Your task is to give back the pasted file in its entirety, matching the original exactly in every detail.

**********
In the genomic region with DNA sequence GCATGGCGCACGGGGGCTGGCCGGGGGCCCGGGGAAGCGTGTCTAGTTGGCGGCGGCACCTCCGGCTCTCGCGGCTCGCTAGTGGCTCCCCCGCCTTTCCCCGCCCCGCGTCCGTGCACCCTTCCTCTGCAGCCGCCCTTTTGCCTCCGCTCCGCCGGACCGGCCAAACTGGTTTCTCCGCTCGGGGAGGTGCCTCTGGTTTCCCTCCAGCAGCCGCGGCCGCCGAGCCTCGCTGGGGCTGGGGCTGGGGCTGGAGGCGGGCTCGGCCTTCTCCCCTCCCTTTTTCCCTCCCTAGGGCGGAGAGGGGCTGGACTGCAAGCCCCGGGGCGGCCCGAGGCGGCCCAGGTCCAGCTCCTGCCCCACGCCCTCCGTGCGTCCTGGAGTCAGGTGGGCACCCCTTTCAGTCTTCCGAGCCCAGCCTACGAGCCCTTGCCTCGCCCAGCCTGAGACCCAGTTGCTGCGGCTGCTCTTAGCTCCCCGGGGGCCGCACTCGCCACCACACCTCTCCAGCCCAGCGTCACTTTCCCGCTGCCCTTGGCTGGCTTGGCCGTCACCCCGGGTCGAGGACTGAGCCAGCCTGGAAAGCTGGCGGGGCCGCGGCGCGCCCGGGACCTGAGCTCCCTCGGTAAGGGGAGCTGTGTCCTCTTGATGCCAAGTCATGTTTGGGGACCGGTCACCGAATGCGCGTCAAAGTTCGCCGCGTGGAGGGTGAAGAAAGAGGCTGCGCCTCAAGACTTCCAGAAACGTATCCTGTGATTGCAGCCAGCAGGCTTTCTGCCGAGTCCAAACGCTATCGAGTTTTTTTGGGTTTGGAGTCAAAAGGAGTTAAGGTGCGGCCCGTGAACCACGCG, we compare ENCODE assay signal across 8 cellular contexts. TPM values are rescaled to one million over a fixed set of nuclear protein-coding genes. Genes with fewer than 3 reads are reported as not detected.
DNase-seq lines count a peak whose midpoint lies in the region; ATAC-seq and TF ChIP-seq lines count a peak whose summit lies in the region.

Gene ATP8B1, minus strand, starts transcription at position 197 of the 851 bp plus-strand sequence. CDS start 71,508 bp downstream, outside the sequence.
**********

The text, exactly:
In the genomic region with DNA sequence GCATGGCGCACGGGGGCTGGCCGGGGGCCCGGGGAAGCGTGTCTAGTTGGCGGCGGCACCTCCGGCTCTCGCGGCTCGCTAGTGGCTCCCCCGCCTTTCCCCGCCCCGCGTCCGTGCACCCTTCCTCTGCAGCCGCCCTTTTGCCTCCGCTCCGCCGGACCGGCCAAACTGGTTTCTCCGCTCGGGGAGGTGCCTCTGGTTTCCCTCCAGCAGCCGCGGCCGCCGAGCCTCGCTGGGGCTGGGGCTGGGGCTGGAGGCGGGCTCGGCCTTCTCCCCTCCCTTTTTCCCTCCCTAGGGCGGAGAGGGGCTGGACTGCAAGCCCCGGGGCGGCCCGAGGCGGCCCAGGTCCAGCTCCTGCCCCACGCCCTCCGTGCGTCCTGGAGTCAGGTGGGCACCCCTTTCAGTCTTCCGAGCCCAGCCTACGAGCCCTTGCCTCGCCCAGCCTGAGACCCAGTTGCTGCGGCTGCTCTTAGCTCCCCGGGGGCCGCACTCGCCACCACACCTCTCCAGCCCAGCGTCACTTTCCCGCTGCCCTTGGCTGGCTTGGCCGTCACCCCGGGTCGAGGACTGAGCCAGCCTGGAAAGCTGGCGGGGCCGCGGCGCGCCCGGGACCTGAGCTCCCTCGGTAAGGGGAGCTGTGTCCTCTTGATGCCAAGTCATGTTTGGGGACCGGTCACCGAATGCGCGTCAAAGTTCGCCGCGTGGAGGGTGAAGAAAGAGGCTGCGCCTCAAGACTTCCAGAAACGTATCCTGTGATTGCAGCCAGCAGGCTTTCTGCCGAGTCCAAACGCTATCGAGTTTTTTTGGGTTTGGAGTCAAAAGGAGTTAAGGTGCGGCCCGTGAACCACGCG, we compare ENCODE assay signal across 8 cellular contexts. TPM values are rescaled to one million over a fixed set of nuclear protein-coding genes. Genes with fewer than 3 reads are reported as not detected.
DNase-seq lines count a peak whose midpoint lies in the region; ATAC-seq and TF ChIP-seq lines count a peak whose summit lies in the region.

Gene ATP8B1, minus strand, starts transcription at position 197 of the 851 bp plus-strand sequence. CDS start 71,508 bp downstream, outside the sequence.